There is a lot of rhetoric around smart meters that relates the government rollout of smart meters to halting climate change, but how can a system that measures how much energy you use, change how much energy you use? Well, it’s not simple cause and effect. The idea is that being able to see your energy use encourages behavioural change. So if you can see how much it’s costing you to leave your lights on in rooms you’re not using, you are more likely to remember to turn them off.
There is also a bigger reason that smart meters are important for the UK energy system, which concerns saving energy on a national scale. Smart meters gather far more data about how and when our energy demand works. This information is vital to improving our current energy system to accommodate intermittent renewable energy sources without wasting what we generate. You can read a full explanation of that here. The point is that a smarter energy system will end up saving the country money as a whole, but you’re unlikely to see those savings reflected in your bills for a little while.
As a whole, smart meters can save you money if you pay attention to them and are willing to learn from them. They won’t give you savings automatically.
Smart lights have become very popular in a relatively short space of time. There’s quite a lot of variation between them, but in general we would call it a smart light if it can be controlled with a phone or computer or voice. The big brand name that everyone associates with smart lights are the Philips Hue, which are indeed well made and durable, but are no longer the only competitors on the market. Even ikea has their own smart bulbs now.
The advantage of smart lighting is that they can be used to adapt to different scenarios, depending on your setup. This can be as simple or as complicated as you make it. In the simplest setup, my light may gradually turn on to wake me up in the morning, then turn off when I leave the house, and turn back on slowly as the sun sets. With a more complicated system, they could be hooked up to a full smart-home network, voice-controlled by Google voice or Alexa, and respond to a vocal command. For example “I’m going to bed” might turn off all of your lights (along with other gadgets and electricals) downstairs, while lighting your staircase, put on low lighting in the bedroom, and full lights in the bathroom. Another command of “goodnight” might turn off all lights in the house completely.
In either case, what the light is really doing is remembering to turn itself off so that you don’t have to. If set up and used properly, it removes human error from the equation of lighting. Therefore it’s very possible that you’ll see a reduction in energy use. Again, a bit like the smart meter, it’s all about using the technology properly.
The other thing to remember about smart lights is that they are all LED. If you’re switching from a standard LED to a smart bulb then the difference in energy use will be minimal, but if you’re switching from an old style bulb then you’re likely to be making significant savings.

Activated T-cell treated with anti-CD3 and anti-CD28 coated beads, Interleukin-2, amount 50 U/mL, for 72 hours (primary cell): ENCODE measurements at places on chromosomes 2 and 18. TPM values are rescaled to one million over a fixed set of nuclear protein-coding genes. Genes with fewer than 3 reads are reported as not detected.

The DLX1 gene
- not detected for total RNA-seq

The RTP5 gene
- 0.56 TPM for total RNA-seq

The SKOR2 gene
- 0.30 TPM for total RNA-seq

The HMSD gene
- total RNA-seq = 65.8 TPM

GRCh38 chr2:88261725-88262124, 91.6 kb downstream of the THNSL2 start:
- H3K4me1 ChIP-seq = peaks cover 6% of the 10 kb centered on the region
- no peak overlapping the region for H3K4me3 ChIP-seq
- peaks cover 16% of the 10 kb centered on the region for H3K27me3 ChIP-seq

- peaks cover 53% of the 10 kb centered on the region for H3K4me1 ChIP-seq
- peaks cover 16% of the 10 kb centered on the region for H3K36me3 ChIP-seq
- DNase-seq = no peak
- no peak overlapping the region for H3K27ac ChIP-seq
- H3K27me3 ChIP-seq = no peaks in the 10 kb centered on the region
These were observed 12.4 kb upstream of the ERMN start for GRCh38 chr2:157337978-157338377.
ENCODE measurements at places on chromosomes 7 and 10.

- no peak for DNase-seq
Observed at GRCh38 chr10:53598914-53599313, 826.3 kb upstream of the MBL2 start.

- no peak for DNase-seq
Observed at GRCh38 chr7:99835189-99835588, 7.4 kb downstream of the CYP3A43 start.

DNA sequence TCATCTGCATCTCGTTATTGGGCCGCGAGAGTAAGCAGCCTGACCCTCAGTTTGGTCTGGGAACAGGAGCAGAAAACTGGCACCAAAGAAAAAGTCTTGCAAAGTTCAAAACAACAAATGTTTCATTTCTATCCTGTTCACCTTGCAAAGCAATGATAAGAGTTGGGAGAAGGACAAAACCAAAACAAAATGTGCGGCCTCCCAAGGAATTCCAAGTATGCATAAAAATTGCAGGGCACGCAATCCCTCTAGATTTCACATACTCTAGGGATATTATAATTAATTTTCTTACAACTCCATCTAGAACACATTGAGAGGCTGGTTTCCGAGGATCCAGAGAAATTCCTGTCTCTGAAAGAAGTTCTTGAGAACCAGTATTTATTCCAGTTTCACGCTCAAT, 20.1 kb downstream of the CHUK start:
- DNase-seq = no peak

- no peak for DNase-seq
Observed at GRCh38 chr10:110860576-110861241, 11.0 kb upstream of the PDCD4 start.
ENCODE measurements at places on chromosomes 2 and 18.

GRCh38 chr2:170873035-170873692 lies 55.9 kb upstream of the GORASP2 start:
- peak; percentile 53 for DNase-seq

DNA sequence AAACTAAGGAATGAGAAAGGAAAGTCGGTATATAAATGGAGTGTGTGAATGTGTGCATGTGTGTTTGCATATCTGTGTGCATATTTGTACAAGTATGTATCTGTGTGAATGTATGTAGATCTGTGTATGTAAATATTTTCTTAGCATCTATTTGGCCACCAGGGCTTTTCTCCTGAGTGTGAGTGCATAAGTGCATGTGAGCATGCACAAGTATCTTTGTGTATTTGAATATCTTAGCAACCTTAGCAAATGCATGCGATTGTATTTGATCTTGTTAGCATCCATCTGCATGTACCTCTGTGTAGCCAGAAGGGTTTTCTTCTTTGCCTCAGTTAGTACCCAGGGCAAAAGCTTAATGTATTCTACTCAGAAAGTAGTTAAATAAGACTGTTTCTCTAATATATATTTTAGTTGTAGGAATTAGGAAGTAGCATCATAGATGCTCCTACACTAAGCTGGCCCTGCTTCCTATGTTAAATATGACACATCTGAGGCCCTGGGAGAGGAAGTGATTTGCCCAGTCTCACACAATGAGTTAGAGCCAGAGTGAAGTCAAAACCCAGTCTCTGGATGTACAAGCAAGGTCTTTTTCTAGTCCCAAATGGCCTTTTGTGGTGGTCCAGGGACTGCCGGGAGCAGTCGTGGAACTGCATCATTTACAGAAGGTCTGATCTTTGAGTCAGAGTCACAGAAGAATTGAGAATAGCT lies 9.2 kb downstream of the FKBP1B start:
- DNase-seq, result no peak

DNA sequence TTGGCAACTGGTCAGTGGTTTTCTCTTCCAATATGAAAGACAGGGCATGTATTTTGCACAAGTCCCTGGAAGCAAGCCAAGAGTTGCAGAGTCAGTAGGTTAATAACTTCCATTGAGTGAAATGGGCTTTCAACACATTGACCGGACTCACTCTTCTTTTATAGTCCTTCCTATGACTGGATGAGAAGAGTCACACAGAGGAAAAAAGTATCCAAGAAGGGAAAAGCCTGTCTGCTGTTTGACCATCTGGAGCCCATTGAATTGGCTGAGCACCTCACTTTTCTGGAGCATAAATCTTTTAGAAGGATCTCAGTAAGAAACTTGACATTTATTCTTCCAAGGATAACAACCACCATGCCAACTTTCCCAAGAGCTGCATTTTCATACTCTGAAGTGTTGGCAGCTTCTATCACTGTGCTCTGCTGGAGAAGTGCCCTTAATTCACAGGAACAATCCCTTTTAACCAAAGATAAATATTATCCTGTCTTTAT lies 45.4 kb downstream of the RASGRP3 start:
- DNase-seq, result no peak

Smart thermostats are a subject we’ve covered a few times before, but in terms of smart technologies to save you money they’re probably the best. They can adapt to learn your routines and ensure that you’re never heating an empty house. They’re not a guarantee of saving you energy because, as with all smart tech, it’s about using it sensibly. One problem that a lot of people have is placing the thermostat near the front door, which gets cold when the door is opened, even if the rest of the house is warm. Therefore the heating is triggered to go on when it’s not needed. If you’re thinking about getting a smart thermostat, ensure that it’s situated in the room you spend most of your time in, with the most consistent temperature.
Smart radiator valves are less popular, generally because they’re more expensive, but they can give you ultimate control over your heating system. By hooking using smart radiator valves (or smart TRVs as they’re sometimes known) to all of you radiators, you can control the heating in you home on a heater-by-heater, or zone-by-zone basis. This means you can have the heating off in the whole house but on in, say, the living room, and you can do it without have to manually go and switch on or off the radiators in every room by hand. If used properly, a smart valve system can save you a lot of money, but the initial cost is pricey.
We love smart plugs. Essentially what they do is make it possible for you to turn anything that uses a standard mains plugs on and off without having to physically use the switch. Here are some examples of when you might find a smart plug useful and energy saving:
- Turning off televisions, computers and games consoles completely before bed
- Timing lamps to come on/off at particular times
- Turning on an electric heater shortly before you come home
- Checking that appliances are switched off when you’re not at home
- Limiting television time for children
We’re including this because it’s definitely a growing market. Smart security is things like window and door automated locks, video cameras, and video doorbells. Obviously, all of these things use power compared to their manual counterparts. Running video cameras and doorbells doesn’t take a massive amount of energy, but it certainly takes more energy than not having them. If you do have cameras installed, consider making sure that they’re motion-activated so they’re not using more energy than they have to.
Automated locks are slightly different. Obviously they use power too, but if you have them hooked up to a wider smart home system then they can be used to trigger energy-saving behaviours. For example, if you have a smart lock that communicates with your other devices and turns off all the lights and smart-plugs in your home when you leave the house.
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